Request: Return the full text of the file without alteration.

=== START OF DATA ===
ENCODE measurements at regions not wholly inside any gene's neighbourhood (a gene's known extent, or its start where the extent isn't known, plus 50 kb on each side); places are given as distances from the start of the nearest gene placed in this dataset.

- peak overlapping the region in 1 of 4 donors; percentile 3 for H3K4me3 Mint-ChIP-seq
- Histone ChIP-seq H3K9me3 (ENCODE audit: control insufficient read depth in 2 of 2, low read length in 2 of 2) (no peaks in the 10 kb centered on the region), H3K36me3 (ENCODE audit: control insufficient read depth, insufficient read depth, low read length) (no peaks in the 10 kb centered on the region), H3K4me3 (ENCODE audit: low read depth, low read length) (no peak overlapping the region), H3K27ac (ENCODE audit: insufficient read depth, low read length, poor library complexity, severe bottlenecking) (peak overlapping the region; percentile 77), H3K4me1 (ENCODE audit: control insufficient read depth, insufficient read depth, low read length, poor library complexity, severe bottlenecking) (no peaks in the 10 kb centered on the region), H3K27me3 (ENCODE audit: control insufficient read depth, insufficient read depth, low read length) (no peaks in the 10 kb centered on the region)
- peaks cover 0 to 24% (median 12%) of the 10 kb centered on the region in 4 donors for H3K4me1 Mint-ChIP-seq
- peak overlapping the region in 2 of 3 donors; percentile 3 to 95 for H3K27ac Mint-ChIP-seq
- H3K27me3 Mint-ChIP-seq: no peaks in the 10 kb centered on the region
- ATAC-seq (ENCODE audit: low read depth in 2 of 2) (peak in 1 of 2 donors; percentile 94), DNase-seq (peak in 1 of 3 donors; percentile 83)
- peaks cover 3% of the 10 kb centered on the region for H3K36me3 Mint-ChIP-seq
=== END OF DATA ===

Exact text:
ENCODE measurements at regions not wholly inside any gene's neighbourhood (a gene's known extent, or its start where the extent isn't known, plus 50 kb on each side); places are given as distances from the start of the nearest gene placed in this dataset.

- peak overlapping the region in 1 of 4 donors; percentile 3 for H3K4me3 Mint-ChIP-seq
- Histone ChIP-seq H3K9me3 (ENCODE audit: control insufficient read depth in 2 of 2, low read length in 2 of 2) (no peaks in the 10 kb centered on the region), H3K36me3 (ENCODE audit: control insufficient read depth, insufficient read depth, low read length) (no peaks in the 10 kb centered on the region), H3K4me3 (ENCODE audit: low read depth, low read length) (no peak overlapping the region), H3K27ac (ENCODE audit: insufficient read depth, low read length, poor library complexity, severe bottlenecking) (peak overlapping the region; percentile 77), H3K4me1 (ENCODE audit: control insufficient read depth, insufficient read depth, low read length, poor library complexity, severe bottlenecking) (no peaks in the 10 kb centered on the region), H3K27me3 (ENCODE audit: control insufficient read depth, insufficient read depth, low read length) (no peaks in the 10 kb centered on the region)
- peaks cover 0 to 24% (median 12%) of the 10 kb centered on the region in 4 donors for H3K4me1 Mint-ChIP-seq
- peak overlapping the region in 2 of 3 donors; percentile 3 to 95 for H3K27ac Mint-ChIP-seq
- H3K27me3 Mint-ChIP-seq: no peaks in the 10 kb centered on the region
- ATAC-seq (ENCODE audit: low read depth in 2 of 2) (peak in 1 of 2 donors; percentile 94), DNase-seq (peak in 1 of 3 donors; percentile 83)
- peaks cover 3% of the 10 kb centered on the region for H3K36me3 Mint-ChIP-seq